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Shipping on the Mississippi river was moving again on Monday after it re-opened, but the worries for operators and shippers are not over.
The river had been closed for traffic in two sections, and more closures are likely as water levels are expected to sink to near-record lows.
Persistent drought resulted in at least eight groundings of barges last week, despite loading and draught restrictions, which prompted the closure and left more than 2,000 barges stranded along the Mississippi by Friday.
The situation forced barge operators to stop taking orders for immediate delivery, and Ingram Barge, the largest US operator, declared force majeure.
And the closure could hardly have come at a worse time, as grain and soybean shipping is in full swing. As a result of the disruption, several grain terminals had to temporarily shut down.
This left shippers scrambling for alternative transport , which meant a roughly fivefold increase in cost – and it didn’t help that rail and trucking capacity have been constrained.
Moreover, a wholesale shift of cargo from the river to truck and rail would exceed capacity on the land transport modes. One hopper barge can carry the equivalent of 16 rail cars or 70 trucks of dry cargo.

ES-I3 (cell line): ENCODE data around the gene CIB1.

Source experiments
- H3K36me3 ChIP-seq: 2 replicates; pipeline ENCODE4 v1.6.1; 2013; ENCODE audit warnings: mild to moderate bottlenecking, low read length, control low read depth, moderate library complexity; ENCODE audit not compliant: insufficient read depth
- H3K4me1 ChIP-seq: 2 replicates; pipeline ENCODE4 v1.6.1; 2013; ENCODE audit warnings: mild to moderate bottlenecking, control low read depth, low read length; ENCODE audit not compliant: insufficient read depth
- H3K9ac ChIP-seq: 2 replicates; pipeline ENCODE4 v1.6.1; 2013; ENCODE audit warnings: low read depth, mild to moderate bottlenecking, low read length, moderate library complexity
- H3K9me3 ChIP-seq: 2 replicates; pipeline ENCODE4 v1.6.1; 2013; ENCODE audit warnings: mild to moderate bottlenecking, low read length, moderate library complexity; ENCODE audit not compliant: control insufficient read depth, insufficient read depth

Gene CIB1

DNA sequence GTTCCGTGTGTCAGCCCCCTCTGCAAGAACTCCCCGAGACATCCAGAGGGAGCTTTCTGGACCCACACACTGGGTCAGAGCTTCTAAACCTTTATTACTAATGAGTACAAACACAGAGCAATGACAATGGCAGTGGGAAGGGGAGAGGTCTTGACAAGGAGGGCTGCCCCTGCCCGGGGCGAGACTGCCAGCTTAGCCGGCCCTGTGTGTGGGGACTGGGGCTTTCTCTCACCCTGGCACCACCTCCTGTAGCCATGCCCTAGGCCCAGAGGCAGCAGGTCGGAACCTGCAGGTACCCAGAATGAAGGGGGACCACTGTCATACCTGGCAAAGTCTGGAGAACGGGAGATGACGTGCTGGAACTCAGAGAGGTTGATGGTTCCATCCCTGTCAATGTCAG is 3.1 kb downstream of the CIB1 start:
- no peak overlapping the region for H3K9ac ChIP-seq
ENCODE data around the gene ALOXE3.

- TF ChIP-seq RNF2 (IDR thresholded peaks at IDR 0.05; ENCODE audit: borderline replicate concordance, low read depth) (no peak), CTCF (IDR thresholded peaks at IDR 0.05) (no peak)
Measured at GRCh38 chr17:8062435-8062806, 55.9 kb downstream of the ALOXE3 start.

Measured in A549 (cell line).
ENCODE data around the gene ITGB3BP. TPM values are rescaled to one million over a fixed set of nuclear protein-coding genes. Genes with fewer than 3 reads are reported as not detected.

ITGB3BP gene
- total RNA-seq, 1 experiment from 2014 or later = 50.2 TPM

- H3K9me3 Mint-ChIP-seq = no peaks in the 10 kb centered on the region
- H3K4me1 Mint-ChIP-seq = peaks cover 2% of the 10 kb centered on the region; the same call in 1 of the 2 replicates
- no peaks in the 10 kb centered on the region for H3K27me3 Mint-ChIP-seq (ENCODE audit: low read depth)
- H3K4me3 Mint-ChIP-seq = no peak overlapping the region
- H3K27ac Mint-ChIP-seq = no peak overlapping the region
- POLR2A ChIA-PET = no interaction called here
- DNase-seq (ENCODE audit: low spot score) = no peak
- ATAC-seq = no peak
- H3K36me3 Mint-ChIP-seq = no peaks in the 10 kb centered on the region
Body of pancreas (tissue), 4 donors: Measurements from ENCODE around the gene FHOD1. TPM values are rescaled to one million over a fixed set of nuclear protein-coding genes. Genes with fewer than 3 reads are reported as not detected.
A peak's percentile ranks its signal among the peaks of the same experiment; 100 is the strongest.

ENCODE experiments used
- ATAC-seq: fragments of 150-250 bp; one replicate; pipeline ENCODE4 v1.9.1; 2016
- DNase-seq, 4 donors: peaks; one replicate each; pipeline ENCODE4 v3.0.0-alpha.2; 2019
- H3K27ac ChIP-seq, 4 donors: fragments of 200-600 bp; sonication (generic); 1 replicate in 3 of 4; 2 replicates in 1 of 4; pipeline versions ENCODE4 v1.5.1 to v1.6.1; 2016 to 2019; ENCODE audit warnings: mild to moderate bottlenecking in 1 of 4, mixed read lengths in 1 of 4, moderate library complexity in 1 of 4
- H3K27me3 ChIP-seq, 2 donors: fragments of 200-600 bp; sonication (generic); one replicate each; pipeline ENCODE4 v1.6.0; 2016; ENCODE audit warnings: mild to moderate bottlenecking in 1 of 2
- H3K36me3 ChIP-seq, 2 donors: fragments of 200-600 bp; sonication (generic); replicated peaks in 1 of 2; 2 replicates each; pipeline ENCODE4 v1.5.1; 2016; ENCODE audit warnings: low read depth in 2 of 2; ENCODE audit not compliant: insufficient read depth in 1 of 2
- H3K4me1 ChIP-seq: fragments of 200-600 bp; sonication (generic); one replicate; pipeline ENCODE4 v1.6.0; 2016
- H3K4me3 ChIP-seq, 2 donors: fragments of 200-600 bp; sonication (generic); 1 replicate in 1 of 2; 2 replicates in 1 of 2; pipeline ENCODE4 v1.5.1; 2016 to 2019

Carbon emissions-wise, according to searoutes.com, one teu emits 0.33t on rail, and 0.71 on barges from New Orleans to St Paul, Minnesota.
Volumes of freight on the river are huge. In 2020, about $70bn-worth of cargo moved on the river between Minneapolis and the delta. According to the US Army Corps of Engineers, about 589m tons of cargo are shipped on the Mississippi a year.
About 92% of US agriculture exports originate in the river basin and soy bean traffic alone on the Mississippi was in excess of 65m tons in 2019.
In 2012. drought forced closure of the river on three occasions, which resulted in $35bn losses for the US economy.
Even after dredging operations to deepen the shipping channel at afflicted areas, restrictions remain in place. Traffic is limited to one-way flows and barge operators face restrictions on draught as well as on the number of barges that can be towed by a single vessel. Therefore, barges have been loaded well short of capacity, and this is not likely to change this month.
Weather forecasts are for too little rain to improve shipping conditions and indicates that the river will likely be approaching record low water levels in some areas. According to the US Corps of Engineers, water levels on the river are about 50% down from usual October levels.
A serious disruption of US grain and soybean exports would aggravate the tight supply situation in global food markets, raising the spectre of further food inflation.
Wheat futures surged to a three-month high on Monday, after reports of Russian missile attacks on Ukrainian cities, including the vital port of Odessa. Prices of other grains increased as well. Moreover, Ukrainian grain exports are hampered by vessel backlogs.